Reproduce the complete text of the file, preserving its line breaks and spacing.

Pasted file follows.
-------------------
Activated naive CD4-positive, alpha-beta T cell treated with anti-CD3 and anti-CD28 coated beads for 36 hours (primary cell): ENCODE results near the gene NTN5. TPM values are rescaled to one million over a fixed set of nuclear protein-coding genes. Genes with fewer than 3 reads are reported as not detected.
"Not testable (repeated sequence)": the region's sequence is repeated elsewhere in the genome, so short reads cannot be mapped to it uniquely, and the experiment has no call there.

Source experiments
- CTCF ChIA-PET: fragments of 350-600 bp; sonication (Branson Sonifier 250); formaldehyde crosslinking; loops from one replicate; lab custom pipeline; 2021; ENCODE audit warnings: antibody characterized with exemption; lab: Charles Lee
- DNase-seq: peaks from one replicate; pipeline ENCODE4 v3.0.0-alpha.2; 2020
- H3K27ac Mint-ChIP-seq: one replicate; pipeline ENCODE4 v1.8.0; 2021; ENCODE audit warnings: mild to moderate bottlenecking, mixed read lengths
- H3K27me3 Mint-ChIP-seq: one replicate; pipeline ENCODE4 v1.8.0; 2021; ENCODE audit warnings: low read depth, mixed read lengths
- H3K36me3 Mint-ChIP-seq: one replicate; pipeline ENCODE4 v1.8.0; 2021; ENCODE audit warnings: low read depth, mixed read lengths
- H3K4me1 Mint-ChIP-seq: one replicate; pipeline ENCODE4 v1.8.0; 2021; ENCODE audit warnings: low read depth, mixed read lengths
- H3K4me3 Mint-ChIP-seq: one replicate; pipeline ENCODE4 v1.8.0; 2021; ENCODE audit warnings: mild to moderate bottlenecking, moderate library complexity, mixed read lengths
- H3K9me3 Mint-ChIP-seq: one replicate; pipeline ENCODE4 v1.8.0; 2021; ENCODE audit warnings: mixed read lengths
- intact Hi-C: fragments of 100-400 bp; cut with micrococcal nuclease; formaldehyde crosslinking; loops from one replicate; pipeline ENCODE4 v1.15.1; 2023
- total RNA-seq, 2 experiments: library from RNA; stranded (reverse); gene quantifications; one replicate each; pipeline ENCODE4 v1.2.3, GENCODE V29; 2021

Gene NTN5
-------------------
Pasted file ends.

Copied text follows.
Activated naive CD4-positive, alpha-beta T cell treated with anti-CD3 and anti-CD28 coated beads for 36 hours (primary cell): ENCODE results near the gene NTN5. TPM values are rescaled to one million over a fixed set of nuclear protein-coding genes. Genes with fewer than 3 reads are reported as not detected.
"Not testable (repeated sequence)": the region's sequence is repeated elsewhere in the genome, so short reads cannot be mapped to it uniquely, and the experiment has no call there.

Source experiments
- CTCF ChIA-PET: fragments of 350-600 bp; sonication (Branson Sonifier 250); formaldehyde crosslinking; loops from one replicate; lab custom pipeline; 2021; ENCODE audit warnings: antibody characterized with exemption; lab: Charles Lee
- DNase-seq: peaks from one replicate; pipeline ENCODE4 v3.0.0-alpha.2; 2020
- H3K27ac Mint-ChIP-seq: one replicate; pipeline ENCODE4 v1.8.0; 2021; ENCODE audit warnings: mild to moderate bottlenecking, mixed read lengths
- H3K27me3 Mint-ChIP-seq: one replicate; pipeline ENCODE4 v1.8.0; 2021; ENCODE audit warnings: low read depth, mixed read lengths
- H3K36me3 Mint-ChIP-seq: one replicate; pipeline ENCODE4 v1.8.0; 2021; ENCODE audit warnings: low read depth, mixed read lengths
- H3K4me1 Mint-ChIP-seq: one replicate; pipeline ENCODE4 v1.8.0; 2021; ENCODE audit warnings: low read depth, mixed read lengths
- H3K4me3 Mint-ChIP-seq: one replicate; pipeline ENCODE4 v1.8.0; 2021; ENCODE audit warnings: mild to moderate bottlenecking, moderate library complexity, mixed read lengths
- H3K9me3 Mint-ChIP-seq: one replicate; pipeline ENCODE4 v1.8.0; 2021; ENCODE audit warnings: mixed read lengths
- intact Hi-C: fragments of 100-400 bp; cut with micrococcal nuclease; formaldehyde crosslinking; loops from one replicate; pipeline ENCODE4 v1.15.1; 2023
- total RNA-seq, 2 experiments: library from RNA; stranded (reverse); gene quantifications; one replicate each; pipeline ENCODE4 v1.2.3, GENCODE V29; 2021

Gene NTN5